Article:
Tomas Doherty - additional reporting by Julie Smyth
Covid infection rates in Ireland have reached their highest levels in nearly a year, with top officials warning the health system is under “inconceivable strain”.
According to the latest official figures, Drogheda in Co Louth is the most Covid-infected part of the Republic.
The Drogheda Urban local electoral area reported 2,415 cases per 100,000 people over the most recent two-week period. The infection rate in Drogheda has more than trebled from three weeks ago when the area had 691 cases per 100,000.
Neighbouring areas in counties Louth, Meath and Dublin have seen case rates surge over recent weeks, with Drogheda Rural (1,964), Laytown Bettystown (1,879) and Balbriggan (1,717) all among the most infected areas of the country.
Waterford now has the fifth highest incidence rate of covid in the country, behind Leitrim, Louth, Carlow and Westmeath.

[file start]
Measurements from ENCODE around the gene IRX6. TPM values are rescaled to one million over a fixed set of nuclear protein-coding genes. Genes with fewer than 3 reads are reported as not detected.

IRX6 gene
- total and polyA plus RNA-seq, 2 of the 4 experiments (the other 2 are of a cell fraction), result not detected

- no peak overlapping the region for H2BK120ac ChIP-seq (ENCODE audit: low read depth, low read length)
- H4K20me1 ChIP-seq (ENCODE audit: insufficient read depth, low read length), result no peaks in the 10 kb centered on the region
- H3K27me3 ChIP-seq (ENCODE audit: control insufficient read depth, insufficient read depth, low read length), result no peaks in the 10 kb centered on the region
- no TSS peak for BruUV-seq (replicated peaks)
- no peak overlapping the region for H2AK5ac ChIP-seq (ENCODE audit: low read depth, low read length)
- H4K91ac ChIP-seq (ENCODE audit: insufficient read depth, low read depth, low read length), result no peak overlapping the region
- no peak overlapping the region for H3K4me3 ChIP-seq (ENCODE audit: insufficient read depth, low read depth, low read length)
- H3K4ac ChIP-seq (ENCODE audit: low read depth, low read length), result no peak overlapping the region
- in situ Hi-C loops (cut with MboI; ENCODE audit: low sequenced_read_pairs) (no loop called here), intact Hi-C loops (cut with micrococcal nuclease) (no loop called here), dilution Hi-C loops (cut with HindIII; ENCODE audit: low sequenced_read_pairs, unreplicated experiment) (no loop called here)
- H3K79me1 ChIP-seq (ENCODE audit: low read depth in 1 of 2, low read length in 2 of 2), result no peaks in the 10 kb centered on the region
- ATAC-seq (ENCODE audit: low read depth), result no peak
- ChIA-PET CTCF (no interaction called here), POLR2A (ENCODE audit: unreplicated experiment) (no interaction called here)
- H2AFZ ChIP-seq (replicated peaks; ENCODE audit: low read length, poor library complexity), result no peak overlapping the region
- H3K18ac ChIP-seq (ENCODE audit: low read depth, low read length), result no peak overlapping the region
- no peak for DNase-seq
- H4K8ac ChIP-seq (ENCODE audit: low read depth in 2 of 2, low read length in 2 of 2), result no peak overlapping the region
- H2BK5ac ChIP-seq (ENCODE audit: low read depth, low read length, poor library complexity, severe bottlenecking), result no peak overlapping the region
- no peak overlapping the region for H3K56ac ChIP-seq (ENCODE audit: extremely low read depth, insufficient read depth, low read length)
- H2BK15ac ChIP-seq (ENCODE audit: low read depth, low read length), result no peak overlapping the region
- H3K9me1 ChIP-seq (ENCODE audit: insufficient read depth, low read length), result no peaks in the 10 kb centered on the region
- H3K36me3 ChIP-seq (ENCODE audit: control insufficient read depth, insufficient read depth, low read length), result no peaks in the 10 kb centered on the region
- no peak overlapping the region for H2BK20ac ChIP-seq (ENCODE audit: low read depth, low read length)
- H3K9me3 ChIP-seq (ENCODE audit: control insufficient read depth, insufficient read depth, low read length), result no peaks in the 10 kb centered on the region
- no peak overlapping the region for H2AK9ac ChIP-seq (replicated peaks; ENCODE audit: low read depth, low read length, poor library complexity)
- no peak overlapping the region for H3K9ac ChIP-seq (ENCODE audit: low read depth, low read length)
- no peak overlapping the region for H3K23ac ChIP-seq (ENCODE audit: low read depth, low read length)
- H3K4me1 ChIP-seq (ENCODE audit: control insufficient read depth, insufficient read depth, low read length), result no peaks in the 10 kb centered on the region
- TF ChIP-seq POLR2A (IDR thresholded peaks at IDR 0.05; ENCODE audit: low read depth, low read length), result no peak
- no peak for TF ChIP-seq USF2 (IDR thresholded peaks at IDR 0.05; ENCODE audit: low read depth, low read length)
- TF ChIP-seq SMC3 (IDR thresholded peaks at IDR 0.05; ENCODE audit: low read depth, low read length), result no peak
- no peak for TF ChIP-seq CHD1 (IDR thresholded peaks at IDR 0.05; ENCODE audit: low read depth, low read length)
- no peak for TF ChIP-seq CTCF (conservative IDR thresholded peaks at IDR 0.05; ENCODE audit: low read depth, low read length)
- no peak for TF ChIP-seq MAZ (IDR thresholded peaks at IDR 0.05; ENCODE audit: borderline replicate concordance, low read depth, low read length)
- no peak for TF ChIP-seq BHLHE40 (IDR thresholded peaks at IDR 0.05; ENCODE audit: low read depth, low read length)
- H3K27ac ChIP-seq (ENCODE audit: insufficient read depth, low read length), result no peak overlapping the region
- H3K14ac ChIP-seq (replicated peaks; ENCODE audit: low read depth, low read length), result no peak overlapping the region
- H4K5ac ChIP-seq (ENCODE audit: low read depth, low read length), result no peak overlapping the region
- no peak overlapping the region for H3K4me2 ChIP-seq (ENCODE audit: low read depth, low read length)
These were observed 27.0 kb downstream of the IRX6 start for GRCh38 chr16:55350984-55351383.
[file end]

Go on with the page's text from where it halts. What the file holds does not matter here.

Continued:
The county had been at the top of list for almost a month. The National average is 1,161 while in Waterford it's 1,343.
Most parts of Waterford have rates over 1,000 - Dungarvan (1,468.5), Portlaw/Kilmacthomas (1,331.8), Waterford City South (1,299.2), Lismore (1,137.6) and Waterford City East (1,131.1) - only Tramore/Waterford City West is below 1,000 at 885.
In total there were 1,401 cases in the county in the two weeks to Monday November 15th. Tramore/Waterford City West had the lowest number of cases (198) and Dungarvan the highest (301).
It comes as HSE chief executive Paul Reid said the health service is facing the “highest level of impact and risk we’ve had to manage since Covid landed here”.
He told a briefing on Thursday: “The situation in our hospitals and healthcare systems overall is very serious,” as they struggle to deliver both regular care and respond to the pressures of the fourth wave of the virus.
Mr Reid warned that services will face “unyielding and unrelenting strain over the next while”.
In response to warnings from health officials, the Government earlier this week announced fresh measures in a bid to reverse the surging number of cases.
Pubs, nightclubs and restaurants must now close at midnight, and people are being urged to work from home from Friday if they can.
There will also be a more widespread use of antigen testing.